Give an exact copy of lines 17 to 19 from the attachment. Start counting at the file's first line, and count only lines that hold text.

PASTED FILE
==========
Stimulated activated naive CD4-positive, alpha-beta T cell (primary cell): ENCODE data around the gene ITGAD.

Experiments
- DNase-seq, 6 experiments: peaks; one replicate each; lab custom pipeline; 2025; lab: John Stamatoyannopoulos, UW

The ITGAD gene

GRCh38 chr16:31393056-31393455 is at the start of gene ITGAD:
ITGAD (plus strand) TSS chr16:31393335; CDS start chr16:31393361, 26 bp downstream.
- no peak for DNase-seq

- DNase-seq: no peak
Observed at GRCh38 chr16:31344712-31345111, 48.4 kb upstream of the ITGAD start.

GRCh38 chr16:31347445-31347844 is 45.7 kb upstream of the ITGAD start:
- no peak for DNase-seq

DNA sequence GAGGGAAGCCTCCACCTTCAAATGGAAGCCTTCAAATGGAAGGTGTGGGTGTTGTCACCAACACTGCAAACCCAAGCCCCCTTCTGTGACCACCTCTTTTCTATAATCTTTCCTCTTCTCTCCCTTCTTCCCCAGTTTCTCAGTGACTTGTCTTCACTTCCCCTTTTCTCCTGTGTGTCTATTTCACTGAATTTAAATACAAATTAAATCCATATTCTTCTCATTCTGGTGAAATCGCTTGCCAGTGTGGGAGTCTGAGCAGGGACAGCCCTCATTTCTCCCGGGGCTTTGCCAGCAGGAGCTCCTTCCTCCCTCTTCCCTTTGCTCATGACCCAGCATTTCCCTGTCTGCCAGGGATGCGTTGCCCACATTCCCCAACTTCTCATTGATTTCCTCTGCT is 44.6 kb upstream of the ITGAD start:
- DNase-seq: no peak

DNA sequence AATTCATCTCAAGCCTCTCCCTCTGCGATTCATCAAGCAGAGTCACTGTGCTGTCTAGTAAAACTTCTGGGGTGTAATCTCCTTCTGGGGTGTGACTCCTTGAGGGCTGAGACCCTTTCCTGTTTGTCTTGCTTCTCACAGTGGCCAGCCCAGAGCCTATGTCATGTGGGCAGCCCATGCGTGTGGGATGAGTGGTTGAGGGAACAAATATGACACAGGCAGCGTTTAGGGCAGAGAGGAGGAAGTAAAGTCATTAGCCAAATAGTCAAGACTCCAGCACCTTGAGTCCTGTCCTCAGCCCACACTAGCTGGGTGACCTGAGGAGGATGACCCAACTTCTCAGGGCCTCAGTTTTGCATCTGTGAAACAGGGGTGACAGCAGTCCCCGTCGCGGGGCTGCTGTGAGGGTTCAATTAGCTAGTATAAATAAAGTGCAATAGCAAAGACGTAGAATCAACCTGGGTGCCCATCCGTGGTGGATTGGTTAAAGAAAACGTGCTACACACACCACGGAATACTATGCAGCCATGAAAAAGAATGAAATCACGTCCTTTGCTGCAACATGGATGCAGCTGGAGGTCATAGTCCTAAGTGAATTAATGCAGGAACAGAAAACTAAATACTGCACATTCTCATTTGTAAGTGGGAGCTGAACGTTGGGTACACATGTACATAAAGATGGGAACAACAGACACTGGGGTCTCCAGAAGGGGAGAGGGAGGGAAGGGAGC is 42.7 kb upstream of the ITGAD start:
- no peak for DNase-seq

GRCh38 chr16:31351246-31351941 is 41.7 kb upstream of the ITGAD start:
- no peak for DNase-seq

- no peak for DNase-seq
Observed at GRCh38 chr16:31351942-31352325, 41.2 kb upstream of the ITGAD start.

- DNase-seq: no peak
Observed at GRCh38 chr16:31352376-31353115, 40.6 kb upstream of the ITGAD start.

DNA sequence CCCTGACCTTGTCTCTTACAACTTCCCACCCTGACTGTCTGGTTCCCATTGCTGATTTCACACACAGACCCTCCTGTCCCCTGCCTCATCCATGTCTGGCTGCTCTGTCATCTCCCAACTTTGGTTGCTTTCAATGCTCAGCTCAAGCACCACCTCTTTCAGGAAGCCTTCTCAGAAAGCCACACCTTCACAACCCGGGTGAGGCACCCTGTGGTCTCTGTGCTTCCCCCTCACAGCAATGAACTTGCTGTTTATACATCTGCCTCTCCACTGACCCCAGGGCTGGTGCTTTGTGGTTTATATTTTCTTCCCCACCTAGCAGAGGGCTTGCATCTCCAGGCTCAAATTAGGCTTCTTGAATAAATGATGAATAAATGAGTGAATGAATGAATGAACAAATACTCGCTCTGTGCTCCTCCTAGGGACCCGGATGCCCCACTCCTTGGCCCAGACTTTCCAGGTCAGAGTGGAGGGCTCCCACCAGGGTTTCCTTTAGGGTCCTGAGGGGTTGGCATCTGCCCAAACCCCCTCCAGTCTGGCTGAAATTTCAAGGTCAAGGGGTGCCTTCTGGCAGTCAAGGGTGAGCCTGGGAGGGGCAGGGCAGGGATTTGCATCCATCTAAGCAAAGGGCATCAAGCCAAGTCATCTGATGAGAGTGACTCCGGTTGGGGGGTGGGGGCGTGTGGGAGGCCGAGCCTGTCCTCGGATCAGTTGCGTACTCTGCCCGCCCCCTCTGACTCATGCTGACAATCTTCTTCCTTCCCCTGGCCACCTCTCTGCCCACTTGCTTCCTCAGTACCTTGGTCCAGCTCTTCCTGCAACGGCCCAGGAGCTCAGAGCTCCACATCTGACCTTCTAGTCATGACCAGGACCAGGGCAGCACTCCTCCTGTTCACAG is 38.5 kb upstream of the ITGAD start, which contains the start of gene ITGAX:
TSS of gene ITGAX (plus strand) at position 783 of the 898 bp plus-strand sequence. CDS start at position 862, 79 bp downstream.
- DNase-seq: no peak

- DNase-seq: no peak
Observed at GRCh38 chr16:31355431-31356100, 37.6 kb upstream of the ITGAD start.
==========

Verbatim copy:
- no peak for DNase-seq

- no peak for DNase-seq
Observed at GRCh38 chr16:31351942-31352325, 41.2 kb upstream of the ITGAD start.